Perils of a Virginia pig pickin’

by Rachel Brear

A month ago when I came home from work my boyfriend Scott said, “Hey, you got a letter.” I haven’t received an actual handwritten letter since my birthday last December, so I was happy. As soon as I looked at the envelope, I immediately recognized my friend Joanie’s handwriting. I ripped it open and smiled as I read that she and her husband were inviting us to their first end-of-season pig pickin’ party.

Scott was completely confused about what kind of party this would be. He’s from New Jersey. The “nice” part of Jersey, he likes to say.

“Literally pig pickin’? Picking pork off a pig? Do I have to wear cowboy boots? Will rednecks be there?” he questioned. I assured him it would be a fun party, out in a field where they’d cook a pig for a long time while we drank beer and talked – normal party stuff except on a farm. I’d only been to one pig pickin’ and had a great time.

Last Saturday we packed up the truck and arrived at Joanie’s farm a few hours later. As we rolled up the long driveway in the rain we noticed people decided to park in the grass, turning it into a mud pit full of that awesome Virginia red clay. Scott immediately noticed his Ford Ranger was tiny in comparison to the huge Dodge Rams dominating the parking lot.

Rednecks? Check.

Joanie greeted us right away and said because of the weather the party moved into one of the greenhouses that had been cleared out for the season. She pointed out the beer coolers that were completely stocked and, of course, the port-o-potty.

“I don’t want these people tracking mud in my house,” she said, “but you guys can use the bathroom in the house.” VIP! Very Important Pigpickers!

Inside the greenhouse, tables lined the sides with potluck plates. There were hay bales for seats in case “yer dogs started hurtin’ ya.” In the middle was a large long table ready for the anticipated 140-pound hog to rest while it was carved.

I knew a few of the people, but mostly stared at the good ol’ boys dressed in the same uniform: Mossy Oak jackets, Carhartt pants, and baseball caps that proudly supported either UVA or VT. Cowboy boots? Check.

We walked outside and saw the gigantic barbeque grill mounted on a trailer. The hog master (real title) who was extremely proud of his hog said it was time to eat. It took two men to carry the pig (on a pole) to the carving table inside while the hog master sharpened his knife. He started to carve one side of the pig, while other guests helped themselves to the other end, picking the meat off the carcass and shoveling it into their mouths.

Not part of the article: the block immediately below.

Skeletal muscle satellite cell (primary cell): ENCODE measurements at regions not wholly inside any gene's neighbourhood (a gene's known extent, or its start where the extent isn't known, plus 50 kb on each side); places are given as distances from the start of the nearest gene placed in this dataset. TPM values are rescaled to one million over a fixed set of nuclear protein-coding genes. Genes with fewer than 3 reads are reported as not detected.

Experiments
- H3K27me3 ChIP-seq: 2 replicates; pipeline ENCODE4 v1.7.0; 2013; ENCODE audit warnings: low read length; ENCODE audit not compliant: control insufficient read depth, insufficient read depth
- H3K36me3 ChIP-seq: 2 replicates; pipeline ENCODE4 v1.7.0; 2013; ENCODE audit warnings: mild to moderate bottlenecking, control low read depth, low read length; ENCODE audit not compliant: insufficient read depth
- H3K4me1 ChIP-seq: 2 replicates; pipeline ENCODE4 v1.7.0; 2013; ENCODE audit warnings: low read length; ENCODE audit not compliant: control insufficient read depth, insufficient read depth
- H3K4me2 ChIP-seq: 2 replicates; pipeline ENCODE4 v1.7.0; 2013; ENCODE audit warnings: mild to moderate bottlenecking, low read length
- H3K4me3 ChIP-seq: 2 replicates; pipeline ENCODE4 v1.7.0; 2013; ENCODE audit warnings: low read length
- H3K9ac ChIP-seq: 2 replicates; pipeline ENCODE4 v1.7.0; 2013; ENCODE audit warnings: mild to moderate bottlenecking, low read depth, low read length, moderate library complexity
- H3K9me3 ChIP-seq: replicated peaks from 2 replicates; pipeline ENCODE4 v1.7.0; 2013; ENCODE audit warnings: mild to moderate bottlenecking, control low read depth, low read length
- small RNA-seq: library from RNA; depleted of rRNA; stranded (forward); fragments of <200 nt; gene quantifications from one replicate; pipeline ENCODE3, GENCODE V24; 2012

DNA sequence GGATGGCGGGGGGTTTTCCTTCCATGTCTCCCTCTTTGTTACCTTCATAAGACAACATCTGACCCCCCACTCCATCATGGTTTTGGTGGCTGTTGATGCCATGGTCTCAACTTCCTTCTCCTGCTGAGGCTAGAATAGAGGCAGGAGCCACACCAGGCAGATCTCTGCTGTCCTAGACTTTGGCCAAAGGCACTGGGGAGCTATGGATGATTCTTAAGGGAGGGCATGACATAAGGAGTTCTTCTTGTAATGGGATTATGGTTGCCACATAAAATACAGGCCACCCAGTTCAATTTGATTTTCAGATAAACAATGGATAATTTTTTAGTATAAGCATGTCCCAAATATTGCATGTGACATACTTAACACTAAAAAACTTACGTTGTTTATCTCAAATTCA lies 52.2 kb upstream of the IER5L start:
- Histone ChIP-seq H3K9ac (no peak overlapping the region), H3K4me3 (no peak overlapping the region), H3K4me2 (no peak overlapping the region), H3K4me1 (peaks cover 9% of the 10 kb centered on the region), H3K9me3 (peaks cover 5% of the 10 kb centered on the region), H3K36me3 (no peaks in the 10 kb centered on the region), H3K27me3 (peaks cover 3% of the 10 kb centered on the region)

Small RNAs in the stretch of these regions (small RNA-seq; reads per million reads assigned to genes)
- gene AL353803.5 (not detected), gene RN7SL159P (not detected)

People picking pork off a pig? Check.

The delicious aroma filled the greenhouse and I started feeling pretty hungry, so I grabbed a plate and helped myself to the carved side. My Jersey boy was staring in horror. I asked him what was wrong and he said it was the port-o-potty and lack of hand sanitizer. He’d watched cowboys come in and out, then with the same hands shoving meat into their mouths and picking some more. Scott isn’t a germaphobe by any means, but had a case of dysentery while he was serving in Iraq and it wasn’t an experience he wanted to repeat. He wouldn’t eat.

Later we were told the band was about to start in the barn. Joanie shooed us out of the greenhouse and shut the door behind her, saying she’d clean up later.

The band played but the singer was so drunk he couldn’t remember words to any of the songs. People danced. I think they were dancing, maybe just swaying while trying to stand up straight. An hour or so later the music stopped and the singer was asked to drink coffee.

Most of the people left by then, and the remaining guests were mostly my old friends. We all drank more and stayed up laughing and goofing off until 4 a.m.

The next morning was brutal. My mouth was dry and all I could think about was the crisp bubbles of an ice-cold Coca-Cola. Joanie said there probably still some in the greenhouse.

I threw on my shoes and walked outside. The rain stopped during the night and the morning sun was heating things up. I swung open the greenhouse door and was greeted by a preternatural, primal smell.

And there it was, ribs poking out everywhere, pork hanging off the table and floor. Greenhouses are meant to germinate seeds and hold in moisture for humidity and climate control. This was not a good place to store a pig overnight. I almost threw up three times. It was absolutely disgusting. The Coke wasn’t worth it.

A pig pickin’ is a great fall tradition and a good way to celebrate a bountiful harvest. Scott and I agreed we’d go back next year – if they have it again. Maybe not so much for the pig, but for the homemade moonshine and good friends. Next time we’ll wear our UNC hats to represent. And we’ll remind our host to put up the pig.

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